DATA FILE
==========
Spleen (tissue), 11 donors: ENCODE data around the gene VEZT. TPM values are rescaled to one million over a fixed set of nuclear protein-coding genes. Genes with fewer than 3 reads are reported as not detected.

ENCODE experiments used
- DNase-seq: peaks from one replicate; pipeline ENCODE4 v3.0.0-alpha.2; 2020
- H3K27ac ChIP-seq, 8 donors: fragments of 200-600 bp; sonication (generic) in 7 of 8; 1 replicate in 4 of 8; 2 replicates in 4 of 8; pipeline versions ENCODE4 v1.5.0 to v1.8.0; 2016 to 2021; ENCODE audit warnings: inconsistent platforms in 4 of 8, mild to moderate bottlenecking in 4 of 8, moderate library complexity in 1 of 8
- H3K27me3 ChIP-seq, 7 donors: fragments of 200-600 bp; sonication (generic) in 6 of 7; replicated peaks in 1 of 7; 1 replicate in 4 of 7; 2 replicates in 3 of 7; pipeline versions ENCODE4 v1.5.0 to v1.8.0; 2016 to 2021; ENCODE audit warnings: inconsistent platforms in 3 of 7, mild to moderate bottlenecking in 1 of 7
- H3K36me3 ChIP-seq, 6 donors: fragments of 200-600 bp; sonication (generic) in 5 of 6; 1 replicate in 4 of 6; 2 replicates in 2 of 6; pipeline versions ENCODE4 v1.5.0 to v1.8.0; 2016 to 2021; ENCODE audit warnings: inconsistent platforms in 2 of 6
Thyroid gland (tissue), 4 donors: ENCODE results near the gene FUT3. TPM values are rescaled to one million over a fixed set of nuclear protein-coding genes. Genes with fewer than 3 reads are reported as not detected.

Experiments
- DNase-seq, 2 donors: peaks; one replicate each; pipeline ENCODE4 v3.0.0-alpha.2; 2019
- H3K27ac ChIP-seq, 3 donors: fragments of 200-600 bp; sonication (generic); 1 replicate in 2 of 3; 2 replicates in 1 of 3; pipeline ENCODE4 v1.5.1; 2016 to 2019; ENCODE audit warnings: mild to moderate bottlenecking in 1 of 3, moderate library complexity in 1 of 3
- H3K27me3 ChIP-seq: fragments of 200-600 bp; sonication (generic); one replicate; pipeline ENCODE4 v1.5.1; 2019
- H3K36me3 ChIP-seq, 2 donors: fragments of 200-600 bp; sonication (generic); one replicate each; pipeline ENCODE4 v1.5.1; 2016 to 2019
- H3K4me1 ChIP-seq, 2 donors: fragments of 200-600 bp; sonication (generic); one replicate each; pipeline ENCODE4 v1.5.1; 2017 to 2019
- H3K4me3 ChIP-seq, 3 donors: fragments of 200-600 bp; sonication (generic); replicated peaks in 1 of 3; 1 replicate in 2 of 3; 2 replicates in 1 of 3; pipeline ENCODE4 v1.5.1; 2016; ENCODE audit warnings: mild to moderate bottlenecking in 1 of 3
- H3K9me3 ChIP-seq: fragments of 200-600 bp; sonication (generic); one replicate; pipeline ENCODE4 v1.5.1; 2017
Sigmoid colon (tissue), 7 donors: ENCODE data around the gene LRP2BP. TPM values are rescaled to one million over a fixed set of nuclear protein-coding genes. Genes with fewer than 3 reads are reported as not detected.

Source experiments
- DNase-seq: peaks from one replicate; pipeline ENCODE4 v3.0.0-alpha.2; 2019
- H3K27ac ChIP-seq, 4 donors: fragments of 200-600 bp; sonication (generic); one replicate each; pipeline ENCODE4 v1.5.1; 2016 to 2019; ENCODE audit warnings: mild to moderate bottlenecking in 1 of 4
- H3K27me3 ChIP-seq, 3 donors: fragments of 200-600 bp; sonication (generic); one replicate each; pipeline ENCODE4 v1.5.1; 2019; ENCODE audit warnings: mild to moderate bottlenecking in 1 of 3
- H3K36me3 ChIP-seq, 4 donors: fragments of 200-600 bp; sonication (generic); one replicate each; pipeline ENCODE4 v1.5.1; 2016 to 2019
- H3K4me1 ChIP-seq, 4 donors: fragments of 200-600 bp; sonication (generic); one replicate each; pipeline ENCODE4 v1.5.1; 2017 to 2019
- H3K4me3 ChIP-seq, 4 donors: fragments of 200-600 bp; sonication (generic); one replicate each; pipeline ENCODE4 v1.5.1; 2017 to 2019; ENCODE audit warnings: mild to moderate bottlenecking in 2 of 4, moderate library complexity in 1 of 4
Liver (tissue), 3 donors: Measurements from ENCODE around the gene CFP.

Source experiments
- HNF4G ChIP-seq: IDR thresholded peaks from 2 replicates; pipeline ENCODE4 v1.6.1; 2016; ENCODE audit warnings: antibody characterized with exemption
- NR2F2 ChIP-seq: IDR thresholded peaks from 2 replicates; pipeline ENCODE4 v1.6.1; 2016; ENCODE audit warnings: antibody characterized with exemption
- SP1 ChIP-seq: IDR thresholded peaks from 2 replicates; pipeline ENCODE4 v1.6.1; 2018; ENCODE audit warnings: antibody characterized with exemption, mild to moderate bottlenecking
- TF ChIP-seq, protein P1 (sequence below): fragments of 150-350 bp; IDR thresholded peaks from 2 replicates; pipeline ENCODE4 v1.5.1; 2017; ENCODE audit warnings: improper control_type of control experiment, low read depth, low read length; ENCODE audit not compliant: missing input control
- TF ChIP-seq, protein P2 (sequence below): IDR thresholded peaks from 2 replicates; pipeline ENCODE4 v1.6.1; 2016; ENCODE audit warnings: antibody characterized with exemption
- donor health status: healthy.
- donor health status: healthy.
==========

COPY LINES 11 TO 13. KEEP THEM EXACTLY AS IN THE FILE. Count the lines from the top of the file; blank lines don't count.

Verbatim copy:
- H3K27me3 ChIP-seq: fragments of 200-600 bp; sonication (generic); one replicate; pipeline ENCODE4 v1.5.1; 2019
- H3K36me3 ChIP-seq, 2 donors: fragments of 200-600 bp; sonication (generic); one replicate each; pipeline ENCODE4 v1.5.1; 2016 to 2019
- H3K4me1 ChIP-seq, 2 donors: fragments of 200-600 bp; sonication (generic); one replicate each; pipeline ENCODE4 v1.5.1; 2017 to 2019